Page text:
As His Trial Is Set To Start In New York, Harvey Weinstein Faces New Criminal Charges In LA

Harvey Weinstein leaves court Monday, Jan. 6, 2020 in New York City. (Photo by Kena Betancur/Eduardo Munoz Alvarez/Getty Images)

As his trial on rape and sexual assault charges is set to begin in New York, former Hollywood producer Harvey Weinstein found himself facing several new criminal charges Monday, this time in Los Angeles.

L.A. County District Attorney Jackie Lacey announced that her office has filed new rape and sexual assault charges against Weinstein.

Weinstein, 67, is charged with raping one woman and sexually assaulting another during a two-day period in 2013, Lacey said. Neither woman was identified in a statement from Lacey's office.

Specifically, Weinstein is charged with forcible rape, forcible oral copulation, sexual penetration by use of force and sexual battery by restraint.

"We believe the evidence will show that the defendant used his power and influence to gain access to his victims and then commit violent crimes against them," Lacey said in a statement. "I want to commend the victims who have come forward and bravely recounted what happened to them."

The DA said at a news conference that "it was very challenging to get some victims to open up," adding that her office has been working on the case "quite diligently in the past couple years."

On Feb. 18, 2013, Weinstein allegedly went to a hotel and raped a woman after pushing his way inside her room, according to the statement from Lacey's office.

It said Weinstein is accused of sexually assaulting a woman the next evening at a hotel suite in Beverly Hills.

The statement said the former producer will face up to 28 years in prison if convicted of all charges.

The DA's office said Weinstein will be arraigned at a later date. Lacey said she doesn't want to interfere with the New York trial.

These are the first charges stemming from the work of a task force Lacey launched in 2017 to investigate sexual abuse allegations against high-profile figures in the entertainment industry.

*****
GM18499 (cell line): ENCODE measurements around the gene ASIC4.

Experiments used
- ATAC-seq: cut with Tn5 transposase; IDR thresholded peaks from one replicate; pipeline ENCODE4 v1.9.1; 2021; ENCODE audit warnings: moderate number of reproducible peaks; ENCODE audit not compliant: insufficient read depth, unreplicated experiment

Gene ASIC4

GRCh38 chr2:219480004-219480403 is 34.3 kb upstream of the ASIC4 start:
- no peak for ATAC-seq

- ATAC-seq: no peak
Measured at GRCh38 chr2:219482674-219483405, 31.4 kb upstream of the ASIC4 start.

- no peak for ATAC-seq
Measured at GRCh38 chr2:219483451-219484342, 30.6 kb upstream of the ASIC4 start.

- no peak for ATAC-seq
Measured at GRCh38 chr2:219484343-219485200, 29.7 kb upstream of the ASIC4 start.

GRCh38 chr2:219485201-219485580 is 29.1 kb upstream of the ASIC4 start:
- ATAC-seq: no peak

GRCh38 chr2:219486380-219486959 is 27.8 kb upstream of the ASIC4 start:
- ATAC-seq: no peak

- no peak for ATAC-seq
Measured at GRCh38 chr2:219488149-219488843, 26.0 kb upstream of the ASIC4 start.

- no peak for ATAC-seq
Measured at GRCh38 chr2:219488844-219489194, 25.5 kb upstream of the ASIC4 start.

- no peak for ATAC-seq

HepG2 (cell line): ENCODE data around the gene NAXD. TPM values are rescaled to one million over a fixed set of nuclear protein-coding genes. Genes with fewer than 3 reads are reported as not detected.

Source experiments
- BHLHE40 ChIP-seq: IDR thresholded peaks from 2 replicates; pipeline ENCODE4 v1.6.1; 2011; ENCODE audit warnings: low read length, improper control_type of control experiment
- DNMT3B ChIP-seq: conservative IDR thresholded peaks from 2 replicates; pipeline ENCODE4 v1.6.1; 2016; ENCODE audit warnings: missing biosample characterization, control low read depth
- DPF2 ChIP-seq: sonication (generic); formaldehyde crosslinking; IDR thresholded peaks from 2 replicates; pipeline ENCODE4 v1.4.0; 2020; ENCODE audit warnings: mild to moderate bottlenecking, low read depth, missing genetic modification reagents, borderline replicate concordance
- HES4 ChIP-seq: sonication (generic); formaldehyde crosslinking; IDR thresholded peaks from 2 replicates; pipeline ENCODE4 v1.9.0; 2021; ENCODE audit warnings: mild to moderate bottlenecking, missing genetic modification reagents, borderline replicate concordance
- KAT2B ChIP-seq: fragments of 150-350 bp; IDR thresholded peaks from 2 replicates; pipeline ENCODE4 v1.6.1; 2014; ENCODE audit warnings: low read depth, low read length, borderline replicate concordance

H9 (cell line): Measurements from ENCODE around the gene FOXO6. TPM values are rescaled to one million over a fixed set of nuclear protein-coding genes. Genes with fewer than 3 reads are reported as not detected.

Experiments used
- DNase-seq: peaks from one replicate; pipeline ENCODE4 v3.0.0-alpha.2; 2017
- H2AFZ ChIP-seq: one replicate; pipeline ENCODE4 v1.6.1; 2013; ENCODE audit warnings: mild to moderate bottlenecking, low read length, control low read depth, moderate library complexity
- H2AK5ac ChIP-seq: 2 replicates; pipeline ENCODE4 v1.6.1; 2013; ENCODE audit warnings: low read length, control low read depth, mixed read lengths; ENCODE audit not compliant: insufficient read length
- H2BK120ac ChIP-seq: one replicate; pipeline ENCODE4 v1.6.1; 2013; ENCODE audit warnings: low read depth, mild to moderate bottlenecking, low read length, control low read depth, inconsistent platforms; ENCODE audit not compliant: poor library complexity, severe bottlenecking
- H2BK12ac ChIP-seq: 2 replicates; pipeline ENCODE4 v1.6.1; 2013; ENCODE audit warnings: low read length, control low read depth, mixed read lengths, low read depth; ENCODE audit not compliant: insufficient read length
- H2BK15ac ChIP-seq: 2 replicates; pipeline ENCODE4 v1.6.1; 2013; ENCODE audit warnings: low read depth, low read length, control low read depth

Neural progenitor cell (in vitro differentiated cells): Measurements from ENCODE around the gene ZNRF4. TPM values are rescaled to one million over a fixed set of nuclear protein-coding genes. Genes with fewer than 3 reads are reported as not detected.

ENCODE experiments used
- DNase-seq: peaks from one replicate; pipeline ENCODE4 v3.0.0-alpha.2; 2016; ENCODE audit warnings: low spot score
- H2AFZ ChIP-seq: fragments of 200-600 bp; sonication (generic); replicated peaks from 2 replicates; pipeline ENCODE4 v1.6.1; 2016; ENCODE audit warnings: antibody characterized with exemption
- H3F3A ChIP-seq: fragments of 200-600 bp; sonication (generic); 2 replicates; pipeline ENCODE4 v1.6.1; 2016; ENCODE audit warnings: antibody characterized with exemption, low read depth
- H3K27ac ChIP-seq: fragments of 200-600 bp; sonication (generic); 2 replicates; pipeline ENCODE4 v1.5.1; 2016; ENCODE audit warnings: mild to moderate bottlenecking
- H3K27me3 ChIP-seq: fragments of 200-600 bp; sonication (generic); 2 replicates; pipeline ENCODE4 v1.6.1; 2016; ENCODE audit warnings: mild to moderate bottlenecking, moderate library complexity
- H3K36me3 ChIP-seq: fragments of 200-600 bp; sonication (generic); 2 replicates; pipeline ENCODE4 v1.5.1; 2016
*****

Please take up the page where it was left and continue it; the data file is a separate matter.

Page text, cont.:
The DA's office had looked into accusations against Weinstein from eight alleged victims of sexual battery or assault. Four were forwarded by the LAPD and four by Beverly Hills police.

In the New York case, Weinstein is charged with several counts of rape and sexual assault based on the accusations of Mimi Haleyi, a former production assistant for his company, and a second unidentified woman. Jury selection is scheduled to begin Tuesday, Jan. 7.

He has denied any wrongdoing, and his lawyers have argued that most of the encounters were consensual.

Weinstein's lawyer in Los Angeles, Blair Berk, and his publicist Juda Engelmayer were not immediately available for comment.

In an interview with the New York Post last month, Weinstein called himself "the forgotten man" and talked about how many women he helped during his career. In response, nearly two dozen of his accusers, including Ashley Judd and Rose McGowan, sent a statement to the Los Angeles Times denouncing Weinstein as "an unrepentant abuser," saying, "we refuse to let this predator rewrite his legacy of abuse."

The producer behind such Oscar-winning hits as "Shakespeare in Love," "Chicago" and "The King's Speech," Weinstein was fired from the Weinstein Co. in October 2017 after dozens of women accused him of sexual misconduct. The firm filed for bankruptcy in March 2018.

More than 80 women have accused Weinstein of sexual battery and/or assault over the past couple of years.

Last month, Weinstein, several of his accusers and the Weinstein Co.'s former board reached a tentative $47 million settlement of a lawsuit against him. If a judge approves the deal, $25 million of the amount will go to the accusers.

Weinstein is still facing a number of other civil lawsuits over alleged sexual misconduct.

Robert Garrova and Paul Glickman contributed to this report.

UPDATES:

2:30 p.m.: This article was updated with the information about Blair Berk.